Last month before the Dog Days of summer set in, I spent the most perfect evening on Juju's patio. Cooled by a breeze strong enough to flap the menus on my table, I relaxed with my husband and a friend of 28 years, drinking, reminiscing and watching the sun dip below the horizon. Cue the soundtrack from Pretty in Pink.
At some point toward the bottom of a very potent Manhattan, I realized I was sitting where a Rite Aid used to be, possibly in the analgesics aisle or maybe eye and ear care. Then I remembered that I could not remember what else had been on this property, other than George's Garage, where I used to eat overpriced mashed potatoes. Was there grass? Trees? Was the lot hilly or flat?
Bulldozers have a way of erasing the past as well as memories of it. And so it is with Juju at the Shops at Erwin Mills, a mixed-used development on Ninth Street consisting of a big-box grocery store, upscale apartments and 70 percent chain stores. Through no fault of Juju's, which is the bright spot in the entire complex, the Shops at Erwin Mills threaten to transform the former happy-go-lucky neighborhood of buskers and eccentrics into Southpoint Lite.
Nonetheless, I'm fond of the Ninth Street neighborhood, and since that evening, I've returned to Juju several times—and may have to get a second job to afford it—because I cannot get enough of its food. Juju—the word translates roughly to magic charm—is brought to you by Charlie Deal. He also owns well-regarded eateries Jujube, an Asian fusion restaurant in Chapel Hill, and Dos Perros, which serves upscale Mexican dishes in downtown Durham.
Deal's latest venture specializes in Asian tapas, small plates, which, licked clean, quickly accumulate on your table. Start with two wild mushroom wontons, fried in a light batter and garnished with cilantro mint pesto. Or, if you have a cilantro aversion, substitute them with salad rolls dipped in a zesty peanut sauce.
Brighten your palate with a tomato salad featuring assorted varieties of the fruit pulled directly from the vines at Funny Girl Farm just a few miles away. Now, rest and sip that stiff Manhattan. We have a long way to go.
Dashi may serve the best Brussels sprouts in town, but Juju is gaining fast. Jazzed up with crushed peanuts, dried apricots and pickled onions, the crispy sprouts were the best item on the menu—at least until they were dethroned by grilled corn on the cob. The miso butter, chives and Korean chili flakes add a new dimension to the summer mainstay of my Indiana childhood.
If you're in to eating mammals and birds, then choose from the many dishes featuring pork, duck and wild boar. That's not for me, but the glazed salmon, cooked medium-well, melted in my mouth.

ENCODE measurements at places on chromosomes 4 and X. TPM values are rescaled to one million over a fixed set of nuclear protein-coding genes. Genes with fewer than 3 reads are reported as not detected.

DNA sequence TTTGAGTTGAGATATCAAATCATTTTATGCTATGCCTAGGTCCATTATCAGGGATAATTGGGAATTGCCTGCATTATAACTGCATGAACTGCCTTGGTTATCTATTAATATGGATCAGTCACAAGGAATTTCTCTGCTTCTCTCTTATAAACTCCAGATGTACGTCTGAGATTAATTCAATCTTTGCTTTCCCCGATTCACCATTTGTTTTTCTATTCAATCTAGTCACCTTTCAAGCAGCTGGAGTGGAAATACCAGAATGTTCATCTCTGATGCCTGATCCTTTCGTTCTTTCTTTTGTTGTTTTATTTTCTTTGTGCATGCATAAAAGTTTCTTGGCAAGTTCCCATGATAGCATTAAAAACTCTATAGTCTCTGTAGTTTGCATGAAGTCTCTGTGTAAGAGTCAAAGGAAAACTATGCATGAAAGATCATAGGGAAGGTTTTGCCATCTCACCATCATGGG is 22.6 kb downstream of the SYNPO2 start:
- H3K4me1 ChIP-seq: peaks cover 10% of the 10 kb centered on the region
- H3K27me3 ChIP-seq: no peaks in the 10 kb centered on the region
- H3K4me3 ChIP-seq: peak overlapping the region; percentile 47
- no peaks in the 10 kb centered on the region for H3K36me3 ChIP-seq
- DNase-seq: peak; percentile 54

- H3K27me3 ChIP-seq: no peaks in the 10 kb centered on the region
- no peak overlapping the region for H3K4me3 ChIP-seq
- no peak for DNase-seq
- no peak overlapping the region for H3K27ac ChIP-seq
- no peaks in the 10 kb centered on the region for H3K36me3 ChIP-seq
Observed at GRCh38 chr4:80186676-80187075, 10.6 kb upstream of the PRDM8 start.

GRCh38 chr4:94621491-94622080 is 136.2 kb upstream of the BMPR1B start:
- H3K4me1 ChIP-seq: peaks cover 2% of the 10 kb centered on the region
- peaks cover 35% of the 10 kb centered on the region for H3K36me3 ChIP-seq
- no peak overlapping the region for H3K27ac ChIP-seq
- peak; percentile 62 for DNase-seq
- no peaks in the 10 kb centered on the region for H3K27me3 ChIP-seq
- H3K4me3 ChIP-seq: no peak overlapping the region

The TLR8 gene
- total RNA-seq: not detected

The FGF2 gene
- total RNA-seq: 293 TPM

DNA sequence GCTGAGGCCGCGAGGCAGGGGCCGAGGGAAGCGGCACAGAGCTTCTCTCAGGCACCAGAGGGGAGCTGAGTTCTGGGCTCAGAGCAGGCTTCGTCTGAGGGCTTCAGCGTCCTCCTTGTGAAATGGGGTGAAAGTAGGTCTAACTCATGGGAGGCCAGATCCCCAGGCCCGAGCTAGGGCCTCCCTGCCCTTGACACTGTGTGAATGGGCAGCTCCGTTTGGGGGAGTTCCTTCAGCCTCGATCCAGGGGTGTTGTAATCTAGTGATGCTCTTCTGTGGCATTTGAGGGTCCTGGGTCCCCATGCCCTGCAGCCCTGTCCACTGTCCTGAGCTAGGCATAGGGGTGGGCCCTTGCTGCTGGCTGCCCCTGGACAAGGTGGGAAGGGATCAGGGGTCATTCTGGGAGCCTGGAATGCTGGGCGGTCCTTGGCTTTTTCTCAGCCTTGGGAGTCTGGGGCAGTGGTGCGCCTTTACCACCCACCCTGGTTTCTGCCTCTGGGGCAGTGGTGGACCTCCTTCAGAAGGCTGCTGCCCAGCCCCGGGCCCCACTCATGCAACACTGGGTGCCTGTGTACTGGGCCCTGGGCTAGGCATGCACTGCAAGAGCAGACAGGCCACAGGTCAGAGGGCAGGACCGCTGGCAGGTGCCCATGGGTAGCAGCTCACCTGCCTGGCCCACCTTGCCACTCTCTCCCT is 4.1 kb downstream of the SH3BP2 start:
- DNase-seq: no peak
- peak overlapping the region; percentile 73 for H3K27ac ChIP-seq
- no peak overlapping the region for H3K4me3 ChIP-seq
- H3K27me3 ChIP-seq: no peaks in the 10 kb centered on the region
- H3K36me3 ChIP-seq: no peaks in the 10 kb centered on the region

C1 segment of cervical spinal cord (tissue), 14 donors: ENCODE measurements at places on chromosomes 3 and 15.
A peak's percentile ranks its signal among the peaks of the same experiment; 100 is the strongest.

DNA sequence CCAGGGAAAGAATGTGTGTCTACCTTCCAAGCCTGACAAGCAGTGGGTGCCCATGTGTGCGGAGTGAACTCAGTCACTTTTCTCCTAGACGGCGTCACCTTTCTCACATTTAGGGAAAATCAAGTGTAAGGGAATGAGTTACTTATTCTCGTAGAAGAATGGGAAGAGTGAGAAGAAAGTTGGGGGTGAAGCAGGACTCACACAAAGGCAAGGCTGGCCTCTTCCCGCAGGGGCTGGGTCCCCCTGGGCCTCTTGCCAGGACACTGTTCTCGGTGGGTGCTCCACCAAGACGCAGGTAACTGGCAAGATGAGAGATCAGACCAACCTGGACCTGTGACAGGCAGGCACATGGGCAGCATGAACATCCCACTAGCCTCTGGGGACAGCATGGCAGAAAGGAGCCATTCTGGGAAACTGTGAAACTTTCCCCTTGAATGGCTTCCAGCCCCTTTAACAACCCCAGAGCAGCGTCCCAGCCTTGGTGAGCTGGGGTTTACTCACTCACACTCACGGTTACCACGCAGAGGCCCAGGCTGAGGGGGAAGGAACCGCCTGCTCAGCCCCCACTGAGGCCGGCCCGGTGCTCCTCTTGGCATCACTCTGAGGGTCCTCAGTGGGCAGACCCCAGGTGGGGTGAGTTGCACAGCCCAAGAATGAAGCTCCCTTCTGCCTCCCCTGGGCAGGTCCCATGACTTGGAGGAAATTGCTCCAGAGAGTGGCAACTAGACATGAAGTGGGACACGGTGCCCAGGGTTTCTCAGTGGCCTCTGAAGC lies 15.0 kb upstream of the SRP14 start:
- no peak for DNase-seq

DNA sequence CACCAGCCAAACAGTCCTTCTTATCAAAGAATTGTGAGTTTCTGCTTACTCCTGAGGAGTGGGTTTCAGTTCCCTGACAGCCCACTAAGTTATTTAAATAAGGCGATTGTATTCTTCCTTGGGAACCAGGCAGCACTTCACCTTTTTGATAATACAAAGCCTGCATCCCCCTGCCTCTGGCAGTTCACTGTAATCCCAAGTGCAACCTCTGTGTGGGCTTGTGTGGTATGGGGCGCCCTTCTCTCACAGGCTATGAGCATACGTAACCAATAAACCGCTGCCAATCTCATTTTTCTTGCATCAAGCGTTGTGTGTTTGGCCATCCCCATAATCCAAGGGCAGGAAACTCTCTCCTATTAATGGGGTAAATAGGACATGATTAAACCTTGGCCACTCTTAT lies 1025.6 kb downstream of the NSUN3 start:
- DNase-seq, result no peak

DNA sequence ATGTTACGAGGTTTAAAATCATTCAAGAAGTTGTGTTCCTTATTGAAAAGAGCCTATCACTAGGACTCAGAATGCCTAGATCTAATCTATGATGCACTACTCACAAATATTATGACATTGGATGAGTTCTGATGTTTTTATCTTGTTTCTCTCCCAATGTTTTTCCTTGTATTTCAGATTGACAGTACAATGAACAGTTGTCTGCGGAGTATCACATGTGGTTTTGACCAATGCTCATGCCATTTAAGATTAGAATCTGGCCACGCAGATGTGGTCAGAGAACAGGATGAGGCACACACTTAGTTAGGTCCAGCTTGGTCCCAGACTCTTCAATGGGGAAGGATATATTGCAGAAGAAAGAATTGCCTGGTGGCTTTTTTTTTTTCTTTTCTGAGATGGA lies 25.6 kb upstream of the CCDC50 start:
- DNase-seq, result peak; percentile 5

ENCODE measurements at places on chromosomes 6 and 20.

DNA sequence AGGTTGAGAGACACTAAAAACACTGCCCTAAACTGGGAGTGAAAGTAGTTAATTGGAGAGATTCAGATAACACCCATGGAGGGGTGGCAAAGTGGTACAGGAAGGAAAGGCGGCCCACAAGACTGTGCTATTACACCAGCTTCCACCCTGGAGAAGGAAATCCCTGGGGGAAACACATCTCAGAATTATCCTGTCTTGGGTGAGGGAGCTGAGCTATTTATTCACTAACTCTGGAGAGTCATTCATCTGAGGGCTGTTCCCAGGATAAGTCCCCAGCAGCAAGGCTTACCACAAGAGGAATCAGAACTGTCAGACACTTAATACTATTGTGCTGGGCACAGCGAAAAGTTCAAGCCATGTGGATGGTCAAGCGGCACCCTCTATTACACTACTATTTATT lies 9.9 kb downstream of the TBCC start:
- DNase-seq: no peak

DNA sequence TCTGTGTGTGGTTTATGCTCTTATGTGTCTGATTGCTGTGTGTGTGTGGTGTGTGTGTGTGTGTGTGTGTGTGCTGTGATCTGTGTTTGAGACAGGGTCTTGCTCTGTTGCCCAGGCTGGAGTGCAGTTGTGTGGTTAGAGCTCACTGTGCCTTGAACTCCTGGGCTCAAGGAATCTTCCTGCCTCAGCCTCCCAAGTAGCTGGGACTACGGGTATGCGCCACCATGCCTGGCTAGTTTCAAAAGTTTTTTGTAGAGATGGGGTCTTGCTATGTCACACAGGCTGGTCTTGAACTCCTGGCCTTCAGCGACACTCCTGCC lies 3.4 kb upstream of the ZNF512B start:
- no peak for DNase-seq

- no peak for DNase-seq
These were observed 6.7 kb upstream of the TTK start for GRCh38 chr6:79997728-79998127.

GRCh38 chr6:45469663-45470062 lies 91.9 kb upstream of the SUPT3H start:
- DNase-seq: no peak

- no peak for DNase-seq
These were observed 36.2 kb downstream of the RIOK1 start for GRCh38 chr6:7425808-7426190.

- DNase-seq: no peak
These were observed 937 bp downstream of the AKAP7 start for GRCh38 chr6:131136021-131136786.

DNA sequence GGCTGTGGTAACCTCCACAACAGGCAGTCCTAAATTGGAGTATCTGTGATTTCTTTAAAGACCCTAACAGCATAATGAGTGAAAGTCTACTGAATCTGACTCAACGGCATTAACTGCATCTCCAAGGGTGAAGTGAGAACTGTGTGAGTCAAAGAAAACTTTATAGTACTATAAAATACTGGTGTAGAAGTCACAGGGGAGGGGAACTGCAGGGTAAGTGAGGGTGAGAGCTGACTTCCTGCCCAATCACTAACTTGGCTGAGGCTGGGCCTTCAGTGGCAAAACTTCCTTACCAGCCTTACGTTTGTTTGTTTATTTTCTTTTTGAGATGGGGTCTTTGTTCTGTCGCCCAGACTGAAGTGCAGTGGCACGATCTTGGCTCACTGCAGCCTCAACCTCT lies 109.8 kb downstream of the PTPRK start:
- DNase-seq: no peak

Chocolate flan, creamy and rich, is a no-brainer, but I've become obsessed with yuzu, that my well-informed server told me, is an East Asian citrus fruit. Juju uses its juice in many dishes: the tart brûléed lemon curd with raspberry yogurt, graham crackers and blackberry shiso; the orange-yuzu viniagrette that accompanies the lunchtime salad rolls; the sweet chili yuzu sauce that begs to be dabbed on grilled shrimp.
The waitstaff is professional, cheerful, attentive but not hovering, and they deserve a handsome tip. They patiently fielded my questions about yuzu, and even asked the chef where the restaurant gets it—from Asia, via plane to RDU.
If the weather (or space) does not allow you to sit on the patio, the inside, is no less lovely. Open, minimalist, doused with natural light in the front (hey is that where the Rite Aid counter used to be?) it includes dimmer spots in the back (was this the pharmacy?) that set a more intimate mood.
Now that I've enticed you with the food, we must consider a practical matter: Parking.
Juju is located in a parking combat zone. You can park at the Shops of Erwin Mills and eat at Juju, no problem. But don't even think about crossing the street; in fact, avert your gaze.
Regency Centers, which operates the development, has posted signs daring you, no, double daring you, to saunter across the street while parked in its lot. So if you plan to dine at Juju and then head say, to The Regulator to buy a book or attend an author's talk, heed those towing advisories and move your car to the street after your meal. Better yet, if you're headed to Juju for lunch, ride the free Bull City Connector. Get off at Iredell and walk three blocks. No car, no hassle.
On the way to Juju, stroll down Ninth, buy something from a local business, and toss a dollar in a busker's violin case. You never miss anything until it's gone.
This article appeared in print with the headline "The mojo of Juju."